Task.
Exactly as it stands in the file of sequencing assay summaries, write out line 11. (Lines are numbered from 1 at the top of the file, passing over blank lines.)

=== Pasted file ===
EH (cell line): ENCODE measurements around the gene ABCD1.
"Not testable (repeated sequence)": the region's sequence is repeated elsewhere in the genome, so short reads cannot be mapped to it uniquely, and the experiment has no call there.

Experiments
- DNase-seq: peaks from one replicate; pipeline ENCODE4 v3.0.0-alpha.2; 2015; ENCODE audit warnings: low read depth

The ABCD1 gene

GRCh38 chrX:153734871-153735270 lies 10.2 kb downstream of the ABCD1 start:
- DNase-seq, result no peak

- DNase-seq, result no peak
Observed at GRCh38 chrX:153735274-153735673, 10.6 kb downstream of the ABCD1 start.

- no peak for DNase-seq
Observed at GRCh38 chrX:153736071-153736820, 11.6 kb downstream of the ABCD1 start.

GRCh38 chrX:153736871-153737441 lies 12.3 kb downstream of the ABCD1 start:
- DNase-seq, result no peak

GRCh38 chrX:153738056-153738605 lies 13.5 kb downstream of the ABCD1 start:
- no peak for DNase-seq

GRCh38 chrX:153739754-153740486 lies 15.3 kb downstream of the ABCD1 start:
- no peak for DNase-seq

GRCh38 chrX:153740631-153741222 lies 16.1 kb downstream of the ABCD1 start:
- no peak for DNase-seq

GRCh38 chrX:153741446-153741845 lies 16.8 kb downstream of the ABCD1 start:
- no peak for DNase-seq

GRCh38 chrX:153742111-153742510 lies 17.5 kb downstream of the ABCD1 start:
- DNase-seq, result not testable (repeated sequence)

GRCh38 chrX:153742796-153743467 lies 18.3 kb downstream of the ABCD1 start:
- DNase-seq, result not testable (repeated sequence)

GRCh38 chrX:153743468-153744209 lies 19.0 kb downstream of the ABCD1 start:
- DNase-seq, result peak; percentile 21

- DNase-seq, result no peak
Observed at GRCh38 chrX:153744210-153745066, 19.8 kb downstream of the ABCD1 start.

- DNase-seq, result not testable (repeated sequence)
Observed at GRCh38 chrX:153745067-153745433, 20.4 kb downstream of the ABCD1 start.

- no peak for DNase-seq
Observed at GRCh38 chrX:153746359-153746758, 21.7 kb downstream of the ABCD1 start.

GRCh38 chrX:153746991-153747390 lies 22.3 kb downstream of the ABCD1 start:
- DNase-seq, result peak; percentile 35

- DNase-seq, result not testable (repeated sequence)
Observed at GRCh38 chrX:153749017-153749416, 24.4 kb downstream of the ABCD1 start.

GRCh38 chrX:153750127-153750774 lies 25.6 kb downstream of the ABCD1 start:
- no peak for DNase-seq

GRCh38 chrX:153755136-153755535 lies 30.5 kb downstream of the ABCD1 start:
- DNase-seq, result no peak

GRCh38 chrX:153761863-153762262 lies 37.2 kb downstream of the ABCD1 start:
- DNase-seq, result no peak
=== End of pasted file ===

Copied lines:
Observed at GRCh38 chrX:153736071-153736820, 11.6 kb downstream of the ABCD1 start.